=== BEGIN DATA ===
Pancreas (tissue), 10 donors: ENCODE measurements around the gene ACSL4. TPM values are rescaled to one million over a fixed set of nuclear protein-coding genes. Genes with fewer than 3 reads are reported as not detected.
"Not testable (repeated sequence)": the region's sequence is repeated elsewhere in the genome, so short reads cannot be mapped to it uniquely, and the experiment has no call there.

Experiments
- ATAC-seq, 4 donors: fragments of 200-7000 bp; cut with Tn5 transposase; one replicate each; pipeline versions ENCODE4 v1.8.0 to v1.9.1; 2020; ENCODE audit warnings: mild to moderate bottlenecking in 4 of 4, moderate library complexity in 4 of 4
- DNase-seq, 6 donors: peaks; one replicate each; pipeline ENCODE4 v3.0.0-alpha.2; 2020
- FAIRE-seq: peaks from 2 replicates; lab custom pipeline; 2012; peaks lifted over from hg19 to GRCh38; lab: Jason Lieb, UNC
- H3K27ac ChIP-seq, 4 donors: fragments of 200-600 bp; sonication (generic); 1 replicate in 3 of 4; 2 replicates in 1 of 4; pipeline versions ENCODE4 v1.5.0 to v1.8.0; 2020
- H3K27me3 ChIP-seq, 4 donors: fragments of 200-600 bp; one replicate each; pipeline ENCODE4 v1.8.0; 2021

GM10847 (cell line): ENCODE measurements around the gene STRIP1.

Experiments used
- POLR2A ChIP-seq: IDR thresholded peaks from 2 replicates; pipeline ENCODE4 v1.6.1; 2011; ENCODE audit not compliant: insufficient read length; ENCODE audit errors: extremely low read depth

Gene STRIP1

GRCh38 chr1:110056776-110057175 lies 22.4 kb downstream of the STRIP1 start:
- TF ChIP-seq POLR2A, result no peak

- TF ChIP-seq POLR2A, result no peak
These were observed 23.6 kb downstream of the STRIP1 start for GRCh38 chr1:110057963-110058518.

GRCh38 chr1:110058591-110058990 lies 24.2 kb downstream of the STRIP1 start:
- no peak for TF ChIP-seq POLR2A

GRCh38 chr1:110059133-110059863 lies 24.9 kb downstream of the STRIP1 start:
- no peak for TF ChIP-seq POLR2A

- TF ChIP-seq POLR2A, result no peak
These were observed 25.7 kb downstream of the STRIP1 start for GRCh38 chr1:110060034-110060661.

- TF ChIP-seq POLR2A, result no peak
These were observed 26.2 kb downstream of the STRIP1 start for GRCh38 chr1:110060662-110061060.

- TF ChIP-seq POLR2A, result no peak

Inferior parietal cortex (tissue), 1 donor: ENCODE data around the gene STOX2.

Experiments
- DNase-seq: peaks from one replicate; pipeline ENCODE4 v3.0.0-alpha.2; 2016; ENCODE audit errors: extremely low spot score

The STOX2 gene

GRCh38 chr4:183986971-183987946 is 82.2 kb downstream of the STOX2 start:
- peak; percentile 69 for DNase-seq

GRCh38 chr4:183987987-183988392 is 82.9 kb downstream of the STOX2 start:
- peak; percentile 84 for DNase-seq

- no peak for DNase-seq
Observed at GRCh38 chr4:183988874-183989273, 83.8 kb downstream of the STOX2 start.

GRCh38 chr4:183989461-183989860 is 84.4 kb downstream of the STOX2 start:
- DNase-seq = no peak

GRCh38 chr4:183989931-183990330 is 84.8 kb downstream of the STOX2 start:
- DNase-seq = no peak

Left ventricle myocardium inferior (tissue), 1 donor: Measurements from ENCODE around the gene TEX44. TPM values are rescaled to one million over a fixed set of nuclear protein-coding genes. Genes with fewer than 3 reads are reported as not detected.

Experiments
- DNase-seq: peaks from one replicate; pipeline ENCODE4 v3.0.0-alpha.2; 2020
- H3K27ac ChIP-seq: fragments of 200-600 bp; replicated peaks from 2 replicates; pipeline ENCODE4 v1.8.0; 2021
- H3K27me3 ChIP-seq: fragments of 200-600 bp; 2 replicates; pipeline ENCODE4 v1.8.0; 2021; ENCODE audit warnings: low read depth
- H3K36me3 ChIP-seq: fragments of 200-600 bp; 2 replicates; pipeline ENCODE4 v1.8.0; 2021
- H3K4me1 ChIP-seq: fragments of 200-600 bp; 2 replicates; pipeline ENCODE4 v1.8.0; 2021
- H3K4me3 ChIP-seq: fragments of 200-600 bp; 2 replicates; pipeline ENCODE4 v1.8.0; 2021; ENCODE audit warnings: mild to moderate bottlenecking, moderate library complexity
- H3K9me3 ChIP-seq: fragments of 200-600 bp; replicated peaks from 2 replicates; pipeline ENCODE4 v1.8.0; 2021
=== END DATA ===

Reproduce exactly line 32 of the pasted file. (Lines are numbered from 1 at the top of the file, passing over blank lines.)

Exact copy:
GRCh38 chr4:183987987-183988392 is 82.9 kb downstream of the STOX2 start: